If you dislike the way you look on video, a new kind of image-manipulation software could make you feel better about yourself. Developed by Christian Theobalt of the Max Planck Institute for Informatics in Saarbrücken, Germany, and colleagues, it allows professional and amateur movie-makers to dramatically alter how muscular, leggy or heavy people appear on film. Until now this could only be done by laborious frame-by-frame retouching.
Theobalt's team began by generating 3D scans of 120 men and women of varying size and shape in a range of poses. By merging the scans, they were able to create a single model that could be morphed from any body shape or pose to any other.
Turning to the video sequence containing the actor whose shape they wish to manipulate, the team uses a mix of off-the-shelf and bespoke software to track the actor's silhouette through the scene. The software then maps the silhouette onto the morphable model, and tweaks it to generate the required height, weight, leg length or muscularity.
The technology has obvious applications in films like Raging Bull, for which Robert de Niro put on 27 kilograms in two months to portray his character. "The actor wouldn't need to go to all that trouble," says Theobalt.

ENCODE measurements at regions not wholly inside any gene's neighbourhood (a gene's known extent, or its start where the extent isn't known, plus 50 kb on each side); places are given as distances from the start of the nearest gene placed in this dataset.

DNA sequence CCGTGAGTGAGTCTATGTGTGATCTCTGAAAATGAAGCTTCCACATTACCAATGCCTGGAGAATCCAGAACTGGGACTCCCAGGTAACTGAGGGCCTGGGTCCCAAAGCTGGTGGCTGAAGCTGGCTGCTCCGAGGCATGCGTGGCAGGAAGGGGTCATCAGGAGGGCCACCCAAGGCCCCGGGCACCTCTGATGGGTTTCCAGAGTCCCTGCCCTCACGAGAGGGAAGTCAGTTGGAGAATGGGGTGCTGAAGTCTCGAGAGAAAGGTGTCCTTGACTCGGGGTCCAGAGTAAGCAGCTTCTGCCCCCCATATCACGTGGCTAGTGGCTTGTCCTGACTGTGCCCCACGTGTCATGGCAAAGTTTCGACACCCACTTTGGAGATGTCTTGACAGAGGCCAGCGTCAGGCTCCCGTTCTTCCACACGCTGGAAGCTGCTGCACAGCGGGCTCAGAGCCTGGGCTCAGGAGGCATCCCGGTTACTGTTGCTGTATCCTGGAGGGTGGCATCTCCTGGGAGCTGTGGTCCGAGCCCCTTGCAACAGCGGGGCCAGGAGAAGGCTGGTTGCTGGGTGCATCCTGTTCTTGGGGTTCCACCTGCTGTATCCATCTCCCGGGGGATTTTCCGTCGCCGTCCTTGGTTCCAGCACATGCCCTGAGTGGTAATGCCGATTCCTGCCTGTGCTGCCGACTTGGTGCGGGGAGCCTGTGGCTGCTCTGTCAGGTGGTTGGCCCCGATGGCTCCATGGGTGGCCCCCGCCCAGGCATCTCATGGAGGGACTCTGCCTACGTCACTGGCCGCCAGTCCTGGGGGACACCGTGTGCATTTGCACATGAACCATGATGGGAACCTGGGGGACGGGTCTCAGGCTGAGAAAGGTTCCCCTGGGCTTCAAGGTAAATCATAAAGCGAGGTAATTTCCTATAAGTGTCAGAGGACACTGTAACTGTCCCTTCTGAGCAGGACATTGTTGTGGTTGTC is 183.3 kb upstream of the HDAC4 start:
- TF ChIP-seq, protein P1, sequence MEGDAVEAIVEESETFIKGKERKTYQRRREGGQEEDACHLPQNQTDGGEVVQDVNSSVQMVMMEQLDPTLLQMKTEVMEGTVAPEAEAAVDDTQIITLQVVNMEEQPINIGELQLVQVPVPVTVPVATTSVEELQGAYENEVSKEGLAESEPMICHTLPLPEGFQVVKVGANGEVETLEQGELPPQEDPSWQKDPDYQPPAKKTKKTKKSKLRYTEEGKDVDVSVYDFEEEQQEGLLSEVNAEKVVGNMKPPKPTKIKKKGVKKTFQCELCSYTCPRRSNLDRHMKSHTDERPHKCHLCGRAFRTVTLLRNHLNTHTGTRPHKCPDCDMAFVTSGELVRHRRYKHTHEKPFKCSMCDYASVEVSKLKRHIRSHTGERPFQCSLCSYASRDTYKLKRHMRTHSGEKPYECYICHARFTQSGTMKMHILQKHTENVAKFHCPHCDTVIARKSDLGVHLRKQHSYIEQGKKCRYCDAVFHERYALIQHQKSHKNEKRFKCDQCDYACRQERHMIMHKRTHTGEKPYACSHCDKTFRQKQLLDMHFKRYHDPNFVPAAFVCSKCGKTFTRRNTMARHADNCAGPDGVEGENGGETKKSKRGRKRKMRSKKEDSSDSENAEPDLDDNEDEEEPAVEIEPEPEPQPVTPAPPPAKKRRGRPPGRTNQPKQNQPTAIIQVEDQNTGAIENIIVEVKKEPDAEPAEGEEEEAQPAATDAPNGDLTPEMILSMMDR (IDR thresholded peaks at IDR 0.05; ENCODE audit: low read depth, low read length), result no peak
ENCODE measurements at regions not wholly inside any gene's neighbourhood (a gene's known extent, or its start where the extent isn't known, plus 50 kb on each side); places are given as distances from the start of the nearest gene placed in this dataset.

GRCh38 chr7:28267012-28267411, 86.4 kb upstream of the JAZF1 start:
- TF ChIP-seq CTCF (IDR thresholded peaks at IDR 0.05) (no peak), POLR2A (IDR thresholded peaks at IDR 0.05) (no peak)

It could also be a cost-saver for advertising companies. Because standards of beauty vary across cultures, it is the norm to shoot several adverts for a single product. With the new software, firms could make one film and tweak the model's dimensions to suit different countries.
Although the results are realistic, extreme alterations slightly distort a film's background. To found out whether this is distracting, Theobalt's team asked 15 people to view an unaltered video while 15 others watched a version in which the actor's body shape had been tweaked. There was no significant difference between the number of distortions the two groups reported, suggesting that this distortion will not unduly worry audiences.
Daniel Cohen-Or of the School of Computer Science at Tel Aviv University, Israel, is developing a similar technique that alters the appearance of people in photographs. He is impressed by Theobalt's software, but notes that it may not always be applicable. "It requires a clear scene, meaning no occlusion or distracting objects," he says.
The work will be unveiled in December at the computer graphics conference Siggraph Asia in Seoul, South Korea.
New Scientist reports, explores and interprets the results of human endeavour set in the context of society and culture, providing comprehensive coverage of science and technology news.